Factor investing became a hot topic in ETFs a couple of years ago, and the industry drumbeat has never been louder than it is now. In May, BlackRock chairman and chief executive officer Laurence Fink called it “the dominant theme of how we think about investing today” in a webinar on the topic. One of the firm’s most successful offerings, the iShares Edge MSCI Min Vol USA ETF (USMV), which has a factor bent, held over $12 billion in assets at the end of April and took in $4.7 billion in new money in the first four months of 2016 alone. A host of other ETF issuers, both large and small, have produced a plethora of factor-based ETFs in rapid-fire succession.

In contrast to fundamental valuation techniques, which look at company-specific characteristics such as earnings or cash flow, these strategies are based on “factors” that drive risk and return such as value, growth, momentum, size, quality and volatility. Studies by academics and analysts, which show that these factors and others have produced above-benchmark returns over the long term without increasing risk, are a big selling point for these ETFs. 

The concept is really nothing new. Graham and Dodd introduced value investing back in the 1930s, and in the early 1990s Fama and French demonstrated how the variability of returns among stock portfolios depends on their exposure to different company sizes, different industries and different company valuations. Many actively managed mutual funds incorporate factors into their strategies, and anyone that owns a value fund, growth fund or a fund with a similar “tilt” has factor exposure. Quantitatively driven ETFs that emphasize factors such as value, quality or growth have been around for well over a decade.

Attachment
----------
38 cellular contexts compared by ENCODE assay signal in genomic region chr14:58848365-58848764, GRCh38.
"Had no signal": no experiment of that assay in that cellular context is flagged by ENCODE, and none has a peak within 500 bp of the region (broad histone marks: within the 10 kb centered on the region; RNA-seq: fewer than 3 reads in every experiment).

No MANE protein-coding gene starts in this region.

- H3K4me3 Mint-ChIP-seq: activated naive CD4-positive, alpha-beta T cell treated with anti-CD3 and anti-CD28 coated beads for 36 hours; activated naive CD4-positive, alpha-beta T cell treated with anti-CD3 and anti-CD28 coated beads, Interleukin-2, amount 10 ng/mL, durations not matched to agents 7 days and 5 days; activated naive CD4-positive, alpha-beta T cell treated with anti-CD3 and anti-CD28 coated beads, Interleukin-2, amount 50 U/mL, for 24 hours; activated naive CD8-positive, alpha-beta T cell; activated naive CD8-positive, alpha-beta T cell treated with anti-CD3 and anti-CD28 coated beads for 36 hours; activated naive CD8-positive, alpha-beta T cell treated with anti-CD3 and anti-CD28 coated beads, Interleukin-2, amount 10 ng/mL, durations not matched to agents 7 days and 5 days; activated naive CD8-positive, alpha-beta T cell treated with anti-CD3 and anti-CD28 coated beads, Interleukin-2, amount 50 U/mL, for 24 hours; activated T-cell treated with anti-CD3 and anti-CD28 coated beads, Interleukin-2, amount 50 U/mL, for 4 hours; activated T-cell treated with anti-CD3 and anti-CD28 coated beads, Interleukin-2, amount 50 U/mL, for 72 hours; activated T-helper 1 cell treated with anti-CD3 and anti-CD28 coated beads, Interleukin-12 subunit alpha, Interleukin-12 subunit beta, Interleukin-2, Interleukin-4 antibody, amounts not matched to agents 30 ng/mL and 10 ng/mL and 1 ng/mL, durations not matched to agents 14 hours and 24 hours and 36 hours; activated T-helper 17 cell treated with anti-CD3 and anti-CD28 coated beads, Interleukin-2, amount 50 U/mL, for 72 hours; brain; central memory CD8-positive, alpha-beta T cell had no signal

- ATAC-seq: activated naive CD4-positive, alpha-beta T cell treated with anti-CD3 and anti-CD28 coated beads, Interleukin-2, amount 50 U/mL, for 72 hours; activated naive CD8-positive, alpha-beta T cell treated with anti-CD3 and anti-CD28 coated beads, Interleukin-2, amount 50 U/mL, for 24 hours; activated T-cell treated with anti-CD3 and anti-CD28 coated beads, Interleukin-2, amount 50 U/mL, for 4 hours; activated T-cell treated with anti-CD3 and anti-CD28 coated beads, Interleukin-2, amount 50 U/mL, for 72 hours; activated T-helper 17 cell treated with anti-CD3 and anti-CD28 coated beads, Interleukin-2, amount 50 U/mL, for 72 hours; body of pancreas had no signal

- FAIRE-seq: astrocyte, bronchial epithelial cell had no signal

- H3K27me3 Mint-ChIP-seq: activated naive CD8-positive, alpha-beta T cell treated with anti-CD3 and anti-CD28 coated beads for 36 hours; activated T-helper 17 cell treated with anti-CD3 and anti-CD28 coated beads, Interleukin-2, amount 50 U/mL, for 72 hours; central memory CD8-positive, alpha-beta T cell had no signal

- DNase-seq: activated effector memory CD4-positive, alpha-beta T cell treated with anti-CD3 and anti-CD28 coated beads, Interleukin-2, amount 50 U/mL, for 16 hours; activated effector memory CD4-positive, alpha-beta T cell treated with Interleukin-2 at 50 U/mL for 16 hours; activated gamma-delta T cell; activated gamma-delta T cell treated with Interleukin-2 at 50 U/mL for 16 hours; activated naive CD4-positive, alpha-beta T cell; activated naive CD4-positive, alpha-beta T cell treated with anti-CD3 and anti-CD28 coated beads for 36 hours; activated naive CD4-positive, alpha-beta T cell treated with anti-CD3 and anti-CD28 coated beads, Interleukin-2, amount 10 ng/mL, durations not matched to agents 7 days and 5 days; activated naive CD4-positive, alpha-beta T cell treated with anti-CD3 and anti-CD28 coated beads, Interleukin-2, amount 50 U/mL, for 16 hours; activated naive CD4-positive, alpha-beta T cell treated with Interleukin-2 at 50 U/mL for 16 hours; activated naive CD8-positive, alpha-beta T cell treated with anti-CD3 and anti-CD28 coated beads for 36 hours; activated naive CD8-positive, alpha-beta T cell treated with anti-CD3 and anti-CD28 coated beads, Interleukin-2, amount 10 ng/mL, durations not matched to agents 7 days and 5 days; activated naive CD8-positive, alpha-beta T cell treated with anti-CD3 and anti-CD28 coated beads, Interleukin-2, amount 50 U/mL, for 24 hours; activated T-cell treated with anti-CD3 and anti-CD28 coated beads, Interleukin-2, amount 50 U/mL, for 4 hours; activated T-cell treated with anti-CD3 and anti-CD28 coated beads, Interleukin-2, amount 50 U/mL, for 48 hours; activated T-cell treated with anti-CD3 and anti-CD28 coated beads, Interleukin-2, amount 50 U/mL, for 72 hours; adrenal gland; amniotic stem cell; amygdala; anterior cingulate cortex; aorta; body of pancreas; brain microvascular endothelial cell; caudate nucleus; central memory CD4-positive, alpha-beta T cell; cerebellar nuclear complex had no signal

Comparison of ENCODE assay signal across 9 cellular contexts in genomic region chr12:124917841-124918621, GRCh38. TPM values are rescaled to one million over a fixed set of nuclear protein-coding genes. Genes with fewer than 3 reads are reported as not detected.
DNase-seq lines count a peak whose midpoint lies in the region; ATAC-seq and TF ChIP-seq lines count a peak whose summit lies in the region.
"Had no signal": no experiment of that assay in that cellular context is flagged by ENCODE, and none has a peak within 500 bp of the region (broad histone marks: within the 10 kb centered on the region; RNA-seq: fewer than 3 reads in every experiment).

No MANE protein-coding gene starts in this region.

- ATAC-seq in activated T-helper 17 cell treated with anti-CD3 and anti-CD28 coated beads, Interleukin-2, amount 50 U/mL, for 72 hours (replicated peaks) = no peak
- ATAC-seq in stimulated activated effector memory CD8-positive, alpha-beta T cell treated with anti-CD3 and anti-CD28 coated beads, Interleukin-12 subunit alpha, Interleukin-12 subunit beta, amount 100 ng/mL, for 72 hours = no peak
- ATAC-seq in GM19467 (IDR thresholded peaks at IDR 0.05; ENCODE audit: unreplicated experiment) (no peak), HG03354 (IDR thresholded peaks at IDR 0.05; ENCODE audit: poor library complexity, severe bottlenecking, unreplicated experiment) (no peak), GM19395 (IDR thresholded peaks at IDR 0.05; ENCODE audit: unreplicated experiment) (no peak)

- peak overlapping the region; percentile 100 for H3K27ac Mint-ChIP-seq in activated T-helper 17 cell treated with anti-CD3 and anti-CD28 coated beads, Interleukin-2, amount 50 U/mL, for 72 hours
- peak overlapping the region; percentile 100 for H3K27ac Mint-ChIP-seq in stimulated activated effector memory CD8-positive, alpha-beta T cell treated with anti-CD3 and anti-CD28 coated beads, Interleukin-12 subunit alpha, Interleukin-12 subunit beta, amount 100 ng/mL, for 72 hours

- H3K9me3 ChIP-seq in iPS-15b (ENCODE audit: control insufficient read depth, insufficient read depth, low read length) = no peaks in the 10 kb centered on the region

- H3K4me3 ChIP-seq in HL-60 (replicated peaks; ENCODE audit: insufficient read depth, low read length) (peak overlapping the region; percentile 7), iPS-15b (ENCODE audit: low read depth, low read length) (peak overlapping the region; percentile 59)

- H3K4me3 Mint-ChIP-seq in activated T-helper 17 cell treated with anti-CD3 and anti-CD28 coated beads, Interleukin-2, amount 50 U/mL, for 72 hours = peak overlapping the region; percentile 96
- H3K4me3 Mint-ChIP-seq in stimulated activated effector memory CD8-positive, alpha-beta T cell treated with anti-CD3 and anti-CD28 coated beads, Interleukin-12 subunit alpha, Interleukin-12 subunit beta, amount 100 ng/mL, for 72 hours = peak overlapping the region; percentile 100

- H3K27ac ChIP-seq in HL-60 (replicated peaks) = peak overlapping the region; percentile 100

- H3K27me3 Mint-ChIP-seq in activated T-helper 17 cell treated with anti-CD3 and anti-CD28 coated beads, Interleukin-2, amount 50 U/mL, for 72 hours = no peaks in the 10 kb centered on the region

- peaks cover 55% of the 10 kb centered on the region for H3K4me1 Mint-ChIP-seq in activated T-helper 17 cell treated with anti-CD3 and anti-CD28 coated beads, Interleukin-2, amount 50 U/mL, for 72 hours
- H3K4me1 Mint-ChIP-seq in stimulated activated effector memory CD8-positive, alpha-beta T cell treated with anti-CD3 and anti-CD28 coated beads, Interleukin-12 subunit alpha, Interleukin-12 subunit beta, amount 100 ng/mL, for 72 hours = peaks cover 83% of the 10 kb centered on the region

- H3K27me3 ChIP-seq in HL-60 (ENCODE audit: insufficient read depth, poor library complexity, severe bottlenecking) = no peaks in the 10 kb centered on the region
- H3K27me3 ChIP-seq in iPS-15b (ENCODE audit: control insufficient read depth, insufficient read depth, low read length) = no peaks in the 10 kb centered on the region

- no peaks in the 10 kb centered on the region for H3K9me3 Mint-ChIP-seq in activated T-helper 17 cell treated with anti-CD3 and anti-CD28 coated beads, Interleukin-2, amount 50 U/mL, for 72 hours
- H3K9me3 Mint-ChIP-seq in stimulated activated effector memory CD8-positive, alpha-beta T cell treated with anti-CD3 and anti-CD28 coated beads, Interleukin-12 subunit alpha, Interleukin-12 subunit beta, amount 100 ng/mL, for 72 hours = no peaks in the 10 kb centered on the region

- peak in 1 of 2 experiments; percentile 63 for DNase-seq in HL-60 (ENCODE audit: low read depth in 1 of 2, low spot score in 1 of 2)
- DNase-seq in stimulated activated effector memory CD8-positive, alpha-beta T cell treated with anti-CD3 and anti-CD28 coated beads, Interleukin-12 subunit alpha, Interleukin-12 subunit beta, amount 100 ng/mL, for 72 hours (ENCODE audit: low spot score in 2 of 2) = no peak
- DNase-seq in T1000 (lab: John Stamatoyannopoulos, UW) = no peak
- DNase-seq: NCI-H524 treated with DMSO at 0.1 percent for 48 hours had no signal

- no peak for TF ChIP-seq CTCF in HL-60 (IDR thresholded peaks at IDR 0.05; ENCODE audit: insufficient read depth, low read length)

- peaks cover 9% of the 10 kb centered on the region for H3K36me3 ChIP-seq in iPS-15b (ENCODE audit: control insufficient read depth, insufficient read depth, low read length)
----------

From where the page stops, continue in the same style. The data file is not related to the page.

But the new breed of factor ETFs introduced over the last couple of years often use more complex indexing strategies than their predecessors. They typically fall under the “smart beta” label and in some cases employ long-short investing or leverage. A growing number of “multifactor” ETFs offer diversification by incorporating several factors into one product. (See the box on the next page.) 

Product labels aside, issuers offering factor-based ETFs are trying to get investors to introduce factors into portfolios more methodically than they have in the past, and to make them a foundation for portfolio allocation rather than an afterthought.

Institutional investors such as pension funds have been receptive to these messages. According to a report from the Economist Intelligence Unit that examined responses from over 200 institutional investment professionals around the world, 62% of them felt factors could help achieve above-benchmark returns, and 61% saw them as a way to better understand what drives returns. Sixty-two percent increased their use of these strategies over the past three years, while only 3% decreased it. 

A Skeptical View

But even these institutional early adopters see limitations to the strategy. Nearly one-third of them believed factors are too complicated for consistent use in asset allocation. Respondents who did not use factors cited a lack of empirical evidence that they work and a lack of performance benchmarks.

Despite substantial academic literature supporting the merits of factor-based strategies, few studies address the real-world issues involved with implementing them. While the 30 to 40 basis point expense ratio many factor ETFs charge appears cheap next to actively managed mutual funds, they’re at least twice as high as the expense ratios of many more traditional market-cap-weighted passive exchange-traded products. Some of these ETFs are fairly new and thinly traded, which could increase trading costs. Leverage and short selling, used by some of the more complex ETFs in this category, introduce another level of risk.